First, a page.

Religion and revolution

OC2Occupy Central, the revolution that’s brewing for almost a week now in Hong Kong, has been front and center in major news outlets. For those unfamiliar with what’s been happening in Hong Kong, this massive protest boils down to the demand for universal suffrage, a right that Beijing has wrested away from voters in this tiny territory that was returned to China in 1997. To get up-to-speed, see this nice summary by the South China Morning Post.

While most media reports have focused on the political aspects of this movement, few have noted the involvement of religion in Occupy Central (originally called Occupy Central with Love and Peace). Many of the movement’s key leaders are Christians, both Catholic and Protestant. In Beijing’s eyes, these Christians are seen as “troublesome gangsters of Hong Kong”. On the streets, churches have opened up their space to accommodate protesters, allowing them to use their facilities. Cardinal Joseph Zen Ze-kiun said every Catholic in Hong Kong “has the right and duty to get involved” in politics. Joshua Wong, a 17-year-old Protestant and founder of Scholarism, has been organizing social movements since he was 15. Christians in China are now the thorn in the side of the Chinese government.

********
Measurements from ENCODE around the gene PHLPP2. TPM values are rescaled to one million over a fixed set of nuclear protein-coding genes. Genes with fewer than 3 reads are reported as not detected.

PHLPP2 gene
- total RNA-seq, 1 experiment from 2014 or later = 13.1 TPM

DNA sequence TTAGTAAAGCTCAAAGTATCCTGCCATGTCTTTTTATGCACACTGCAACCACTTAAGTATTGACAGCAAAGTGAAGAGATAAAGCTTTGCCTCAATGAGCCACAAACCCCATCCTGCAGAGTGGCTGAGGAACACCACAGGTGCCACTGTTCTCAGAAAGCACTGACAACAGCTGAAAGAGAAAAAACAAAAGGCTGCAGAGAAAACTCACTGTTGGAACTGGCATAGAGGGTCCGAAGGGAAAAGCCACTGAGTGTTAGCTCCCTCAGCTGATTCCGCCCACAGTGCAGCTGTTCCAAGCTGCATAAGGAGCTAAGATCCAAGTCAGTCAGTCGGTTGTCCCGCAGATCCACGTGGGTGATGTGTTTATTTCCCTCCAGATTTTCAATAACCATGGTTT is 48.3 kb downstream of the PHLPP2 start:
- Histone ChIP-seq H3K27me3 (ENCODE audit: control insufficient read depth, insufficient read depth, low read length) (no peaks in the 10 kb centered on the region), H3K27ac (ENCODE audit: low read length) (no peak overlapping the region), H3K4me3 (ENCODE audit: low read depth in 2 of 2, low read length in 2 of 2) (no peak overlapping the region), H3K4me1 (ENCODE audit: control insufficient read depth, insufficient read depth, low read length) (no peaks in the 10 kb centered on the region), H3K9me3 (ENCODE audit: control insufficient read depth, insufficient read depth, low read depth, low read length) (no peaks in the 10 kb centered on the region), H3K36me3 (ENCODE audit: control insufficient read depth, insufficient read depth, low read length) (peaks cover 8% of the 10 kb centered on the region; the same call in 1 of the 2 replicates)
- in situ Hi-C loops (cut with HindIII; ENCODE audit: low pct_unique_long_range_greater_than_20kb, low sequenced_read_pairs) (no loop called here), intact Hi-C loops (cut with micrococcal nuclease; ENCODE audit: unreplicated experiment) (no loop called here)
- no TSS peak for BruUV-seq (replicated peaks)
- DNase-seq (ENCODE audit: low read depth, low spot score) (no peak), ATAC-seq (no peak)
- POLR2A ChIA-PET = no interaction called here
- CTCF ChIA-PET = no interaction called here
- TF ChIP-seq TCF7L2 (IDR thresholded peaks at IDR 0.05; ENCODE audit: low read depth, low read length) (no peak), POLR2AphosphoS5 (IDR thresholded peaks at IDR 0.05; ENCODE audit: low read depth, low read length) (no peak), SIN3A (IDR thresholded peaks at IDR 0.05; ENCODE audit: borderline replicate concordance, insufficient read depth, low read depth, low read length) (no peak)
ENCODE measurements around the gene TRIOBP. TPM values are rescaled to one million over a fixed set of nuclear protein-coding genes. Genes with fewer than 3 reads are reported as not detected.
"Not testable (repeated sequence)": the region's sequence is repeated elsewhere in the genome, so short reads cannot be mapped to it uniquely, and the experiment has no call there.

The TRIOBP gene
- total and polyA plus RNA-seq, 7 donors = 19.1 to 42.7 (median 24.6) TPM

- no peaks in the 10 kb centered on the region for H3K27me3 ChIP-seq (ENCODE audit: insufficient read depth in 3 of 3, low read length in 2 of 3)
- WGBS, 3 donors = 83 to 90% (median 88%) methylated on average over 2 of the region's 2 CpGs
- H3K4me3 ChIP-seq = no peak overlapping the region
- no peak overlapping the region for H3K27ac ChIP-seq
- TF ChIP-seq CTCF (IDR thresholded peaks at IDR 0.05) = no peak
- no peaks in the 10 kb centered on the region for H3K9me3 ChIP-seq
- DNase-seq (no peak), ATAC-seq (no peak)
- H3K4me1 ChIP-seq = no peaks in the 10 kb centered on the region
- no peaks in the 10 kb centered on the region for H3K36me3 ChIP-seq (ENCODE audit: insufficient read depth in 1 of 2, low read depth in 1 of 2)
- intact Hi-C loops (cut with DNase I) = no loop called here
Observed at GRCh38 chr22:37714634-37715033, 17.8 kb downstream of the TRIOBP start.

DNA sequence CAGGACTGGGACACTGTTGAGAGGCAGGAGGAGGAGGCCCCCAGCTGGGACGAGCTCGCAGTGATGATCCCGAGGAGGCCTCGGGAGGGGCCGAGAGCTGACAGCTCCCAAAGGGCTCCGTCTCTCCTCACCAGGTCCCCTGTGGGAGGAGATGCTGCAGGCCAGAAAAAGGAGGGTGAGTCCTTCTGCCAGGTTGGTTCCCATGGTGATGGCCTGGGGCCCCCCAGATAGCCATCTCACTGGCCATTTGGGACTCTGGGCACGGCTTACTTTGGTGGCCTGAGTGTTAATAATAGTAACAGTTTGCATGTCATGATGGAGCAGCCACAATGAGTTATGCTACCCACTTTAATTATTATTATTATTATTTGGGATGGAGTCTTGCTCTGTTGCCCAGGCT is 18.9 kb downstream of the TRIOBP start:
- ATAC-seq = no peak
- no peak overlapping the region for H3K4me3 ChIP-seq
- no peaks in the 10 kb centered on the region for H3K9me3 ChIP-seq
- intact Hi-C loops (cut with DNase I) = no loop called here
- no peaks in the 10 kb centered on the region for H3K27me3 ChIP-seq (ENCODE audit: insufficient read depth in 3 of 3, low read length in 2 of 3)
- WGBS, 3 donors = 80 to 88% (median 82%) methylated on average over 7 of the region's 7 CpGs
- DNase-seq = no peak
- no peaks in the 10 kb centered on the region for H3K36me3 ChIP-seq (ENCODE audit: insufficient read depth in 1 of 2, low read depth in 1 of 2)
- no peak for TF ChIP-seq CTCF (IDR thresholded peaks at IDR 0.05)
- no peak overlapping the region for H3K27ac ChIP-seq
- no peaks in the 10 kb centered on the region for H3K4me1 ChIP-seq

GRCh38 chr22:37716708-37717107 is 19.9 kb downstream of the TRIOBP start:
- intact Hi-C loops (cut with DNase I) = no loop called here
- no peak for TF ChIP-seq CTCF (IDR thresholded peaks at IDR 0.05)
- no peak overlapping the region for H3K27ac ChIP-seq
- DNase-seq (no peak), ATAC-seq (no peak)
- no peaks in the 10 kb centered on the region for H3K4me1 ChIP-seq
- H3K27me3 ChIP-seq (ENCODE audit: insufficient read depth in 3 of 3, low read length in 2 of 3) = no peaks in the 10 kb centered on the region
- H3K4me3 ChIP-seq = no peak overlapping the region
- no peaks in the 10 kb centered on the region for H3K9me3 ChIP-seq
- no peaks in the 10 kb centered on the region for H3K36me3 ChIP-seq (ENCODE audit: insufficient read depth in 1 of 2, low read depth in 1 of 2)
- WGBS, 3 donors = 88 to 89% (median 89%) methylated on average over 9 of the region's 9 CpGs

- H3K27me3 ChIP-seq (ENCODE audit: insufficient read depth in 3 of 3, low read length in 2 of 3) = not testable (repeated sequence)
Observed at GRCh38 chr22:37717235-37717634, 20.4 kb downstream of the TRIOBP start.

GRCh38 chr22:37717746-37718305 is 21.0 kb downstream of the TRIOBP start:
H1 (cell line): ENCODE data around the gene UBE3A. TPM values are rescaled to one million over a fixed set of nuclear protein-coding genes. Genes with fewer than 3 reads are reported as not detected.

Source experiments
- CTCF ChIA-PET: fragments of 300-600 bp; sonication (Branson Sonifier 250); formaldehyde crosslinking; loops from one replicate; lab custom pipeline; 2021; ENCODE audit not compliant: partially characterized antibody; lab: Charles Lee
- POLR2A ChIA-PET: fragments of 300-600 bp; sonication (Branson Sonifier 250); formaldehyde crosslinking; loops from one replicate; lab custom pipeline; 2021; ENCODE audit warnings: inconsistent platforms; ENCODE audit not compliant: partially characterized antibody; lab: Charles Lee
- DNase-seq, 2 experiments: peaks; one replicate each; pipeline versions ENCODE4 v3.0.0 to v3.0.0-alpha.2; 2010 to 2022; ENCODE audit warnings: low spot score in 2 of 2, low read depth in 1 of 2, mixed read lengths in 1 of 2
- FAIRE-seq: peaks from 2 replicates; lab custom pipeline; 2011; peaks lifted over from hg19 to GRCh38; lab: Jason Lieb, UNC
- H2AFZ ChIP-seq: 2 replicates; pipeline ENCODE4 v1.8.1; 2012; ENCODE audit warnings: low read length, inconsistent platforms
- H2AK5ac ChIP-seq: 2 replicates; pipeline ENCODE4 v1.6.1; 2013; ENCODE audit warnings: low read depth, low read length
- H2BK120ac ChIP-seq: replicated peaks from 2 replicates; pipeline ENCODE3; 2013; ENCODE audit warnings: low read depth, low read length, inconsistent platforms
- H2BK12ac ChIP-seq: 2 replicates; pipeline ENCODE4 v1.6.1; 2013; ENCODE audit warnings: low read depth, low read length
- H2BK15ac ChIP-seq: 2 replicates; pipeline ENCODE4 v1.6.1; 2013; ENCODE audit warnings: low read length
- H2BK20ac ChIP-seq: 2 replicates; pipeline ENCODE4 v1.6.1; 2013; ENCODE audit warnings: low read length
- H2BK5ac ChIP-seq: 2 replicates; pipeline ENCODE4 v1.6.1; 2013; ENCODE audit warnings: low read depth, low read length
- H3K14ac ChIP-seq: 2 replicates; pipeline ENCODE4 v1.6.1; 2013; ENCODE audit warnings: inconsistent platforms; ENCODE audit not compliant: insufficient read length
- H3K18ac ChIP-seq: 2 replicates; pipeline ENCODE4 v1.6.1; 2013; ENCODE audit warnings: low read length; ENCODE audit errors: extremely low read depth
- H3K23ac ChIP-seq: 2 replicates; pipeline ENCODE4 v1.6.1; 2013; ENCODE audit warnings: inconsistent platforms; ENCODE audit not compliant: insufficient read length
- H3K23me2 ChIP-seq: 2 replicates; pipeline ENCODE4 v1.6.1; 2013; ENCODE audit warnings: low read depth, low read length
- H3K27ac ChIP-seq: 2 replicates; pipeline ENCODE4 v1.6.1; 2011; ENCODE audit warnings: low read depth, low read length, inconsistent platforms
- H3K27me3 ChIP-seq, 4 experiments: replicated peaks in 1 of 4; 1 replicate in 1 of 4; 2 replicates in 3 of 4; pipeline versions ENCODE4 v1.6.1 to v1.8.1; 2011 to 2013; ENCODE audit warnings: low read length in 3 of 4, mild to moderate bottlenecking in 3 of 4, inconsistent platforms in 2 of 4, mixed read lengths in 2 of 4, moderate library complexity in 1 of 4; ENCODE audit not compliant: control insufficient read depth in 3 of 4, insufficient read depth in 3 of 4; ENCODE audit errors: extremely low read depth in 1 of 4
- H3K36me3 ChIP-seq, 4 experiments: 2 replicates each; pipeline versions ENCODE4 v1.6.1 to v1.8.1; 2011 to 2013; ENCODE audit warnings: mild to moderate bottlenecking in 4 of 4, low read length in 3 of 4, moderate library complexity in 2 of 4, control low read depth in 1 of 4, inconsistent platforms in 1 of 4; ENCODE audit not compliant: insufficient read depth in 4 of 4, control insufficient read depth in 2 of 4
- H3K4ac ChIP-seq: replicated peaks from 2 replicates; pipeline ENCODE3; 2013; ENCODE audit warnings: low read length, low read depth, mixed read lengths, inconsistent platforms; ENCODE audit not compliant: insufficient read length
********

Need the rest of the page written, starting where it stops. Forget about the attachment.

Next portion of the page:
What’s vexing for Beijing is not merely the massive number of people these leaders have organized but the increasing public role Christians and Christian churches have taken in these events. Some have noted that such a developing public theology in a secular society, evolving from a “New Calvinism” that’s imported from the West, allows these Christians to better organize and resist the intrusive Chinese state. Place the Occupy Central movement in context of what has happened with the crackdown on Christian churches in Wenzhou and Beijing in the last year and it becomes immediately clear a larger confrontation between Christianity and the Chinese government looms near.


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